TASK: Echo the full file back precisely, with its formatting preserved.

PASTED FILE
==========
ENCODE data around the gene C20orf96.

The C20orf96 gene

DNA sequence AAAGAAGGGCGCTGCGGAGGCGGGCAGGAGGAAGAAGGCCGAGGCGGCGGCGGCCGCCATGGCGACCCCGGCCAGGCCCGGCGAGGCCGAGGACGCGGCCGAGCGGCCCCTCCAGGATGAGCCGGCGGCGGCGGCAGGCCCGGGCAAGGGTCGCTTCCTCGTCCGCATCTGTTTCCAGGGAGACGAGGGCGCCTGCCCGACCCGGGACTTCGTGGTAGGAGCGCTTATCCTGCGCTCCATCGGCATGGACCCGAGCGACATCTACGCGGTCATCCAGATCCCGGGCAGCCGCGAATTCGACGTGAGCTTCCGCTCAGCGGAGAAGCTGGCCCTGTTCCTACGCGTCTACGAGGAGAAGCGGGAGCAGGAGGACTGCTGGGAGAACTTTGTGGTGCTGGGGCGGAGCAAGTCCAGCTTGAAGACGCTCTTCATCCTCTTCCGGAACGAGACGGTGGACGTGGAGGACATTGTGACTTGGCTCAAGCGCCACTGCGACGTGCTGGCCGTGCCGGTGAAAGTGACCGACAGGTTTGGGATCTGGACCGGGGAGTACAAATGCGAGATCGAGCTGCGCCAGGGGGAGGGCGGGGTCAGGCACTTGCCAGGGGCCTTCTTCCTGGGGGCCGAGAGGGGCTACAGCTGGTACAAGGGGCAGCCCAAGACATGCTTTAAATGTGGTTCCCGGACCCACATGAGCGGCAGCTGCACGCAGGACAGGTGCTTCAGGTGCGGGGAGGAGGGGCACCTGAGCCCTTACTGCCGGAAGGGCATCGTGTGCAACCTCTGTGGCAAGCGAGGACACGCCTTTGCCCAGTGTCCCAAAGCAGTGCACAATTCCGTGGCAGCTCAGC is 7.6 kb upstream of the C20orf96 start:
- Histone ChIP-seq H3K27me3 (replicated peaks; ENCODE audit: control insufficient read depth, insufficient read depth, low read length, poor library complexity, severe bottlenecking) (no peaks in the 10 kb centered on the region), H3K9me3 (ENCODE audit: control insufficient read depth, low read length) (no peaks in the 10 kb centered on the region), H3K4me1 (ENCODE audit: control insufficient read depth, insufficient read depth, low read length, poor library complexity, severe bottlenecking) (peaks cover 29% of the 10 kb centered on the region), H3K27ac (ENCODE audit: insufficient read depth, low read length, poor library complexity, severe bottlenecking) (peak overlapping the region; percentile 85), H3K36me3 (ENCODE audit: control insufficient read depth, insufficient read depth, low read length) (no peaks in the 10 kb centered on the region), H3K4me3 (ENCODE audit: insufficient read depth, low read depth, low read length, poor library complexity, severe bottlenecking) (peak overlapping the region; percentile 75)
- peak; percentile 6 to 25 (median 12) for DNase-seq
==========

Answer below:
ENCODE data around the gene C20orf96.

The C20orf96 gene

DNA sequence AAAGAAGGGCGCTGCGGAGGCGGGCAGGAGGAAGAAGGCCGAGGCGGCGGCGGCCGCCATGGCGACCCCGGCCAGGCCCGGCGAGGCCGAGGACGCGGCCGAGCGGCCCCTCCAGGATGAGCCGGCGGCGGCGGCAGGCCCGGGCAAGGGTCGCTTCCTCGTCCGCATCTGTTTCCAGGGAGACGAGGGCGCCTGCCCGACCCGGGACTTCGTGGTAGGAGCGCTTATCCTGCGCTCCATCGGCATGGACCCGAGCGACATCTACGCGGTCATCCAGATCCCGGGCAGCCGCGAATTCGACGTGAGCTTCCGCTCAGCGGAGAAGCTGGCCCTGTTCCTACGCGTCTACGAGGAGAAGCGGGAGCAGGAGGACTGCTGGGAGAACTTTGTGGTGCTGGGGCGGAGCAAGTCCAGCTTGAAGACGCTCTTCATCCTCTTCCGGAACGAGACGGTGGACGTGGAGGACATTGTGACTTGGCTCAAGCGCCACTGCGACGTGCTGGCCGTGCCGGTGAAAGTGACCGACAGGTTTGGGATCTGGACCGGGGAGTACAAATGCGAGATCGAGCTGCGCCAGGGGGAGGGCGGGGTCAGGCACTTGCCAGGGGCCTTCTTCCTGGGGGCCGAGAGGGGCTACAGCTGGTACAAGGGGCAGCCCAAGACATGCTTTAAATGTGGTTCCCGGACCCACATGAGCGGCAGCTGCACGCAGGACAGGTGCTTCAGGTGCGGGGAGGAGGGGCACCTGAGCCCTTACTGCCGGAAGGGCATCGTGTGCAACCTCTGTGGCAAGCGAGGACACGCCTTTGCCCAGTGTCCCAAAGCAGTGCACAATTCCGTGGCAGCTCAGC is 7.6 kb upstream of the C20orf96 start:
- Histone ChIP-seq H3K27me3 (replicated peaks; ENCODE audit: control insufficient read depth, insufficient read depth, low read length, poor library complexity, severe bottlenecking) (no peaks in the 10 kb centered on the region), H3K9me3 (ENCODE audit: control insufficient read depth, low read length) (no peaks in the 10 kb centered on the region), H3K4me1 (ENCODE audit: control insufficient read depth, insufficient read depth, low read length, poor library complexity, severe bottlenecking) (peaks cover 29% of the 10 kb centered on the region), H3K27ac (ENCODE audit: insufficient read depth, low read length, poor library complexity, severe bottlenecking) (peak overlapping the region; percentile 85), H3K36me3 (ENCODE audit: control insufficient read depth, insufficient read depth, low read length) (no peaks in the 10 kb centered on the region), H3K4me3 (ENCODE audit: insufficient read depth, low read depth, low read length, poor library complexity, severe bottlenecking) (peak overlapping the region; percentile 75)
- peak; percentile 6 to 25 (median 12) for DNase-seq